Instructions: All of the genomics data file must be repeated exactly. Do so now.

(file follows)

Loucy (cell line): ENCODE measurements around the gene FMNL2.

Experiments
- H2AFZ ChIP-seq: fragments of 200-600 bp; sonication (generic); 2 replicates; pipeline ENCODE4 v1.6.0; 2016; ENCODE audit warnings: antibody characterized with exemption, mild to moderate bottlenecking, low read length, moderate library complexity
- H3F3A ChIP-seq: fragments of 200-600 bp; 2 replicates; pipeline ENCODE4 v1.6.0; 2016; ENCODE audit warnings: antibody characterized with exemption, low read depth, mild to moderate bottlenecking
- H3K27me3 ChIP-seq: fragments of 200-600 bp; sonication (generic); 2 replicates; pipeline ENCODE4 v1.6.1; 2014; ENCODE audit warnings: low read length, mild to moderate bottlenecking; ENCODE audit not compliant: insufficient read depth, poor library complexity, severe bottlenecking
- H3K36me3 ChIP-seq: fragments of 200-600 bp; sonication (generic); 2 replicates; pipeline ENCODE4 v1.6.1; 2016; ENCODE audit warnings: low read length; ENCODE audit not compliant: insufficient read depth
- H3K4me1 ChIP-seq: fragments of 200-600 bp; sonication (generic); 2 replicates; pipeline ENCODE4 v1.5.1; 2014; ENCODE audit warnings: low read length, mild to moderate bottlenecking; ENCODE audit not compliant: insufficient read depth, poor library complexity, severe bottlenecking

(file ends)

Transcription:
Loucy (cell line): ENCODE measurements around the gene FMNL2.

Experiments
- H2AFZ ChIP-seq: fragments of 200-600 bp; sonication (generic); 2 replicates; pipeline ENCODE4 v1.6.0; 2016; ENCODE audit warnings: antibody characterized with exemption, mild to moderate bottlenecking, low read length, moderate library complexity
- H3F3A ChIP-seq: fragments of 200-600 bp; 2 replicates; pipeline ENCODE4 v1.6.0; 2016; ENCODE audit warnings: antibody characterized with exemption, low read depth, mild to moderate bottlenecking
- H3K27me3 ChIP-seq: fragments of 200-600 bp; sonication (generic); 2 replicates; pipeline ENCODE4 v1.6.1; 2014; ENCODE audit warnings: low read length, mild to moderate bottlenecking; ENCODE audit not compliant: insufficient read depth, poor library complexity, severe bottlenecking
- H3K36me3 ChIP-seq: fragments of 200-600 bp; sonication (generic); 2 replicates; pipeline ENCODE4 v1.6.1; 2016; ENCODE audit warnings: low read length; ENCODE audit not compliant: insufficient read depth
- H3K4me1 ChIP-seq: fragments of 200-600 bp; sonication (generic); 2 replicates; pipeline ENCODE4 v1.5.1; 2014; ENCODE audit warnings: low read length, mild to moderate bottlenecking; ENCODE audit not compliant: insufficient read depth, poor library complexity, severe bottlenecking